Cohort Definition Name : Earliest event of Myasthenia Gravis, inpatient, 2nd diagnosis or treatment, age gte 18
Contributor name : Mitch Conover’
Contributor OrcId :
Logic Description : Earliest occurrence of myasthenia gravis (excluding congenital, juvenile, neonatal or genetic) indexed on diagnosis date requiring either a second diagnosis of myasthenia gravis within 365 days after the first diagnosis (index date) or a drug exposure to Pyridostigmine on or 60 days after the first diagnosis or that the first diagnosis occur in an inpatient setting cohort exit is the end of continuous observation. Limit to persons with age greater than or equal to 18 on entry.
Recommended study application : target
Assertion statement : This cohort definition was executed on at least one real person-level observational health data source and resulted in a cohort with at least 1 person.
Target Clinical Description : Myasthenia gravis (MG) is a rare, heterogeneous, neuromuscular disease characterized by fluctuating, fatigable muscle weakness. Generalized myasthenia gravis (gMG) is characterized by the fluctuating and variable combination of weakness in ocular, bulbar, limb, neck, and respiratory muscles. Myasthenia gravis is caused by pathogenic autoantibodies directed against proteins in the postsynaptic membrane of the neuromuscular junction. In most patients (approximately 85% of cases), circulating antibodies target the acetylcholine receptor (AChR); to a lesser extent (<10% of cases), antibodies to the muscle specific kinase (MuSK), or lipoprotein-related protein 4 are present1,2.
"Evaluation conclusion : We developed a broad cohort definition requiring one-code for Myasthenia gravis (MG) using a concept set including 13 concepts for MG which incorporated what was found in the literature review, the PHOEBE analysis, and the orphan concepts within cohort diagnostics. We excluded patients that had genetic, congenital, or juvenile MG and restricted to those with ages >18. We performed the evaluation across a network of claim data sources and 1 EHR US data source. The data sources are: IBM® MarketScan® Commercial Database (CCAE), Optum’s longitudinal EHR repository (Optum EHR), Optum’s Clinformatics® Data Mart (DOD), IBM® MarketScan® Multi-State Medicaid Database (MDCD), IBM® MarketScan® Medicare Supplemental Database (MDCR), Japan Claims Database (JMDC), Clinical Practice Research Datalink (CPRD) , IQVIA® Australia Longitudinal Patient Data (LPD) database (Australia), IQVIA® Disease Analyzer (DA) France database (France), QVIA® Disease Analyzer (DA) Germany database (Germany), IQVIA® Adjudicated Health Plan Claims Data (formerly PharMetrics Plus) - US database (PharMetrics), IQVIA® Ambulatory EMR (EMR) . The algorithm retrieves subjects from all databases evaluated aside from IQVIA® Australia where too few subjects are identified. We evaluated drug eras for pyridostigmine which associated use is almost exclusive to MG. The inclusion of the concept set for pyridostigmine within the one-code definition increased the number of subjects included but resulted in lower positive predictive values (PPVs). These one-code definitions had improved sensitivities albeit at the expense of the PPVs as determined by PheValuator. There did not seem to be good coverage of many clinically relevant tests associated with MG within the cohorts, which was further complicated by several relatively non-specific signs and symptoms. Despite these factors, there was evidence for inconsistencies observed in the characteristics of the cohorts identified by the algorithms requiring one MG code representative of false cases. We tested algorithms utilizing provider specialty in conjunction with MG diagnosis and found that this significantly restricted the number of subjects making many databases then unsuitable for analysis. This also did not improve the performance characteristics. We developed a cohort definition requiring an initial inpatient diagnosis or post-index second code of MG 365 days after index. The cohort improved the PPV of the algorithm albeit at the expense of sensitivity as determined by PheValuator. We then evaluated pyridostigmine use associated with the initial inpatient diagnosis or post-index second code of MG 365 days after index. The inclusion of the concept set for pyridostigmine increased the number of subjects within the cohorts and improved the sensitivities in all databases evaluated although it produced slightly lower PPVs. We developed iterations of this cohort to evaluate different timeframes (365, 180, 90 days) for subsequent diagnosis to reduce potential opportunities for immortal time bias. The 365-day period was determined to improve sensitivity compared to a 180- or 90-day post-index second code requirement. Ultimately, the submitted definition resulted in acceptable values for sensitivity and positive predictive value in many of the databases evaluated and is recommended for use.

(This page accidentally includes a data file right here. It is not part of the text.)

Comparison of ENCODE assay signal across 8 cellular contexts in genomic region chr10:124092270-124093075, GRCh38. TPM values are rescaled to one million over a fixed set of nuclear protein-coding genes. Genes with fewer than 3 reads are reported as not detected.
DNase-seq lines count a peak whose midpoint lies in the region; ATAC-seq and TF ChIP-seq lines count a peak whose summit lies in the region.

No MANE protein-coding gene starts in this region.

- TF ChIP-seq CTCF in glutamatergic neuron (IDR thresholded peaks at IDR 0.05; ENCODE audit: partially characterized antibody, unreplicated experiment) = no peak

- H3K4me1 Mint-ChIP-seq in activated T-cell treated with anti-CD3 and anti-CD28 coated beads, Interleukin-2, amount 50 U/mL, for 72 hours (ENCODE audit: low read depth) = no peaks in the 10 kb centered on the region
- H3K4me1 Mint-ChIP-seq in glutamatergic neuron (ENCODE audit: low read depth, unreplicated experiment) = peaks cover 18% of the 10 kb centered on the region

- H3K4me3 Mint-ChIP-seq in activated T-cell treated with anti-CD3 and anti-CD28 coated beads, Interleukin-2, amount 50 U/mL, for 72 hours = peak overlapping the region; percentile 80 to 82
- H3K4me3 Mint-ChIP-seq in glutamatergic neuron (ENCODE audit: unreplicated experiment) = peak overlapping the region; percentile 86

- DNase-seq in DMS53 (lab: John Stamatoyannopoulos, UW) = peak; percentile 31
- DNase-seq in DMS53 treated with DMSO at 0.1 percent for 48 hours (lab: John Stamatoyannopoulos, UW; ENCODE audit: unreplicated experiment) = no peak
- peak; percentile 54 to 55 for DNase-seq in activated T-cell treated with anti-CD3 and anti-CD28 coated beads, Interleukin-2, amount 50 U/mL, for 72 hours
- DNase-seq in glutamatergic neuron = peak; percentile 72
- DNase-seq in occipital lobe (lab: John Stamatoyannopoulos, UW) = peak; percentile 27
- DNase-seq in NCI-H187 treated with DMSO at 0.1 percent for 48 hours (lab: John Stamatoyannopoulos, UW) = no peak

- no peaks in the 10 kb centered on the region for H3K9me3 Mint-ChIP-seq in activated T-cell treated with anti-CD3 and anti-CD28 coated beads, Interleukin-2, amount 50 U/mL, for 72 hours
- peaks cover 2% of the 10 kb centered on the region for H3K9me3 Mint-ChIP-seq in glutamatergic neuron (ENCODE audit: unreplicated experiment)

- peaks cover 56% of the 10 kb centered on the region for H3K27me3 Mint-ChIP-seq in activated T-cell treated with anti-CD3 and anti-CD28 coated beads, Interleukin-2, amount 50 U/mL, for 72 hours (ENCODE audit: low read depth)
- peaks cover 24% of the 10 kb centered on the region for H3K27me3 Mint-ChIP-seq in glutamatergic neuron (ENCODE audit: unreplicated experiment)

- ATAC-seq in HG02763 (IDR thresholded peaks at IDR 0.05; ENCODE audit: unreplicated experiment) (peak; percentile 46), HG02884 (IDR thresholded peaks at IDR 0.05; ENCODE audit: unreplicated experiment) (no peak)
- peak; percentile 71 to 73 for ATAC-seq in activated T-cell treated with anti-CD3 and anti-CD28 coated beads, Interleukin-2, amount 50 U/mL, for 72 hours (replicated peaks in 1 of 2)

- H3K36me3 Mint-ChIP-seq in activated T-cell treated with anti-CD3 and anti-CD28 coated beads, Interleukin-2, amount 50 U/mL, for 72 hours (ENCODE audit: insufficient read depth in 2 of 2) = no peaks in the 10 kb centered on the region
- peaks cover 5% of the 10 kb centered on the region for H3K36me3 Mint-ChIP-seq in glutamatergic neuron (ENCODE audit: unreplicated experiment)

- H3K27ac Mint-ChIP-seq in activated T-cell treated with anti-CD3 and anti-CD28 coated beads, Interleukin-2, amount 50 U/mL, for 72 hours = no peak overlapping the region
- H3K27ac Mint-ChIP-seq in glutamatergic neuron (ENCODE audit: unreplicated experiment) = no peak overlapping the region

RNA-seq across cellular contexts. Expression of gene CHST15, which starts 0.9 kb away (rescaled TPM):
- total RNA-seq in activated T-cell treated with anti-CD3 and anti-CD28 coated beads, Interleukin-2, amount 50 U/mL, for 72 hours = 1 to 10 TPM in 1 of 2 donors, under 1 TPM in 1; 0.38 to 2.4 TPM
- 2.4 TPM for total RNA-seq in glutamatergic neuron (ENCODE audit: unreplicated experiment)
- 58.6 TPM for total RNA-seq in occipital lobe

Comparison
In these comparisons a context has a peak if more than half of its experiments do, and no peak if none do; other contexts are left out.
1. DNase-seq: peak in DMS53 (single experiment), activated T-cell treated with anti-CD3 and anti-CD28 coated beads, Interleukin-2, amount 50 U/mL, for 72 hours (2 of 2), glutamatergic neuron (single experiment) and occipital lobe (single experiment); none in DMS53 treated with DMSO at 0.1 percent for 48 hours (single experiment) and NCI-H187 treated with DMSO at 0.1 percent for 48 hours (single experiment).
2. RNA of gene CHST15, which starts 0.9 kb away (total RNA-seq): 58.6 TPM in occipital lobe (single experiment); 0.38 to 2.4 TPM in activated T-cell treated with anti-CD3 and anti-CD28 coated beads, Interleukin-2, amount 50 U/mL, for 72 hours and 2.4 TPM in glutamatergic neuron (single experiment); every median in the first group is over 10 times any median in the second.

The incident versions of the definition (requiring continuous enrollment period 365 days before index) were evaluated using PheValuator sensitivity ranged from about 72% in EHR to about 94% in JMDC while positive predictive value ranged from 68% in MDCD to 91% in EHR.